thank u, next
“Thank u, next,” the latest two-week effort from one of the world’s most popular singers, triumphs in showcasing all the negative parts of who Ariana Grande is and all of the frivolous reasons why she makes music.
The project is only 41 minutes long, yet Grande plays to her talent of slowing down time with her whiny, cringe-inducing vocals, which are carelessly synthesized with an overabundance of autotune and tacky instrumentals.
The first issue with “thank u, next” is the mind behind it, a person void of any sliver of originality or creative curiosity. With such a vast and loyal fan base, it’s no wonder why Grande seems allergic to the thought of producing anything of substance. She discovered long ago the Grande formula, and it’s only worked wonders for her since. By channeling the inner mean girls in her fans with song titles like “break up with your girlfriend, i’m bored,” Grande uses pettiness and materialism for her own monetary gain.
The album’s titular single, “thank u, next,” was released Nov. 3 and served as a cautionary warning for what was to come months later. While the song supports an optimistic, hopeful approach to breakups, it also supports the idea that partners are more lessons and confidence boosters than they are people. It is no question that Grande is inspiring through her resilience to tragedy, yet that resilience is hard to appreciate when it becomes a tool to demean others.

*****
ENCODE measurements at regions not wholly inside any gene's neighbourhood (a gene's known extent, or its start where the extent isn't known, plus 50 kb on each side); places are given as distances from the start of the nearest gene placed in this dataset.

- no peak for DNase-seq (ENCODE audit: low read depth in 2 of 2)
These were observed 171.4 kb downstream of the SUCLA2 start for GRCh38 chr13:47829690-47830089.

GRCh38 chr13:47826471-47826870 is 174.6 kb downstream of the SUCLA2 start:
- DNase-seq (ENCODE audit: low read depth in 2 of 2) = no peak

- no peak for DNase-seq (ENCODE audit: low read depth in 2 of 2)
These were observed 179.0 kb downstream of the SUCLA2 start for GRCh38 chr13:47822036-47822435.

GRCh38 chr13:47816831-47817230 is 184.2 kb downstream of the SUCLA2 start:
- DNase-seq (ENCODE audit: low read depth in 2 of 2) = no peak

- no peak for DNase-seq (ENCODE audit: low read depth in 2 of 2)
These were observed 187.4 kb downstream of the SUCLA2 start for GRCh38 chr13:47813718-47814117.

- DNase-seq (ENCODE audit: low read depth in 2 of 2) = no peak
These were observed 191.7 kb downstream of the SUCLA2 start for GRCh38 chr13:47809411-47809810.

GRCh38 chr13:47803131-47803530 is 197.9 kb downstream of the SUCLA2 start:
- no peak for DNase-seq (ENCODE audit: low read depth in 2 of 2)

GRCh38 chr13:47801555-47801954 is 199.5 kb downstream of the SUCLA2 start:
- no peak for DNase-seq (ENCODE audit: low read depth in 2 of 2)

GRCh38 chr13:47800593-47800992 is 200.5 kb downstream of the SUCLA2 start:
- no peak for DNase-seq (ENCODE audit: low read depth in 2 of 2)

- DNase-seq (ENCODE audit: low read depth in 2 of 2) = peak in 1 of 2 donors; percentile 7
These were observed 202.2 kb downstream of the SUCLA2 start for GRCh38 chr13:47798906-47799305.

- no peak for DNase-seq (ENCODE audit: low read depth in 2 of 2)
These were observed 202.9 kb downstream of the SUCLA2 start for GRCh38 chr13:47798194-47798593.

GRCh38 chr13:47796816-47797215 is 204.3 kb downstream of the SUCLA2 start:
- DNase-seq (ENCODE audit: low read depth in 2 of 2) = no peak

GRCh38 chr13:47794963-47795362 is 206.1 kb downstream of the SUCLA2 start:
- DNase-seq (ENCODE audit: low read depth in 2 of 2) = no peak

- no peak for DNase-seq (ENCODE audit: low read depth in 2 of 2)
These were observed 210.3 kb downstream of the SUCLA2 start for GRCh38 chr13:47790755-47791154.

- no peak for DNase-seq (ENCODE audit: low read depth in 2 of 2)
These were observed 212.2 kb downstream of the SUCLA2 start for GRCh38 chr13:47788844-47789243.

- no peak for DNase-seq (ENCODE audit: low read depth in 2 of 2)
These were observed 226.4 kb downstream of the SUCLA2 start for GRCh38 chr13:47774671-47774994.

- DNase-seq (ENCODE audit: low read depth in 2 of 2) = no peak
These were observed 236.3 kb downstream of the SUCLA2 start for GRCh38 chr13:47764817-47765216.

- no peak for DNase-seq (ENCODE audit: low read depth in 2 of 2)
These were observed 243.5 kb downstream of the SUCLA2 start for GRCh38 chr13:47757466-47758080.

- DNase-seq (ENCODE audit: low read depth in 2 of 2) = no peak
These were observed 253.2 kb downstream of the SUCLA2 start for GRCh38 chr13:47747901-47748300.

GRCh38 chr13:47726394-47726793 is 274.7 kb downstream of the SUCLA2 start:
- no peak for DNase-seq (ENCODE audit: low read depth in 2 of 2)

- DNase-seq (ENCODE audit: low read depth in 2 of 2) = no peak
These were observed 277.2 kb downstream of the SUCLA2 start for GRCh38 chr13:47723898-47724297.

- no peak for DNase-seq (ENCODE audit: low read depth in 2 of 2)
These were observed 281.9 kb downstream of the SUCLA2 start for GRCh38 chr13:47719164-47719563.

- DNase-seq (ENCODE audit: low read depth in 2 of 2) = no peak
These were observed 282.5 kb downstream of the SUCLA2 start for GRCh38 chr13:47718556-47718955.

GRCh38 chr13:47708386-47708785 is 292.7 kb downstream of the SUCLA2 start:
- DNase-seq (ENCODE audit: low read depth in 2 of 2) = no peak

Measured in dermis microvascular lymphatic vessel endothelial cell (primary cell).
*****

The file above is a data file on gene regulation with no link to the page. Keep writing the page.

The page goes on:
Releasing a song about her exes titled “thank u, next” not even two months after Mac Miller’s death is blatantly poor timing. She adds insult to injury with “ghostin,” a track sampling Miller’s “2009” instrumental over lyrics that she explained in a tweet to mean: “Feeling badly because he can tell he can’t compare…and how I should be ghosting him.” Rather than preaching self-love and respect, Grande encourages her fans to hold themselves high above their partners on a pedestal of generous pity and to view them as someone barely worth their time, to begin with. To release “thank u, next” around the same time that Pete Davidson, her most recent ex, is suffering a public and severe depression, only hurts her case. This project continues a common trend in Grande’s music — one where every bit of attention needs to be paid to the sugary beats and glamorous production to avoid realizing that what she’s singing about is neither meaningful nor gratifying.
Grande tells a variety of love stories in “thank u, next,” but it’s sad to see her wasting her remarkable talent on petty tales of heartbreak and woe. Ever since her Nickelodeon days, anyone with ears could tell that she can sing and that she was destined for a career that stretched far beyond the TV shows “Victorious” or “Sam and Cat.” Now that she’s a multiplatinum-selling pop star, Grande would rather smother that talent and suffocate it with a laughable, arbitrary amount of autotune and lazy, repetitive melodies. The tracks are nearly indistinguishable from one another, as she puts forth minimal effort to show that she’s capable of venturing into different sounds, themes or styles. One generic beat leads to the next and provides a comfy cushion for her odd and annoying, vocals.
This is a fleeting, thankfully short-lived journal entry of someone jotting down arrogant compliments about themselves before tearing down the people who were once close to them. Rather than finding a balance between style and substance, Grande sets fire to the latter and chooses a style more tasteless than anything in her entire discography. “Thank u, next” is exactly what one says to themselves after sitting through this excuse of an album. It is a Valentine’s card with a lovely message on the front, and rude, demeaning insults on the inside.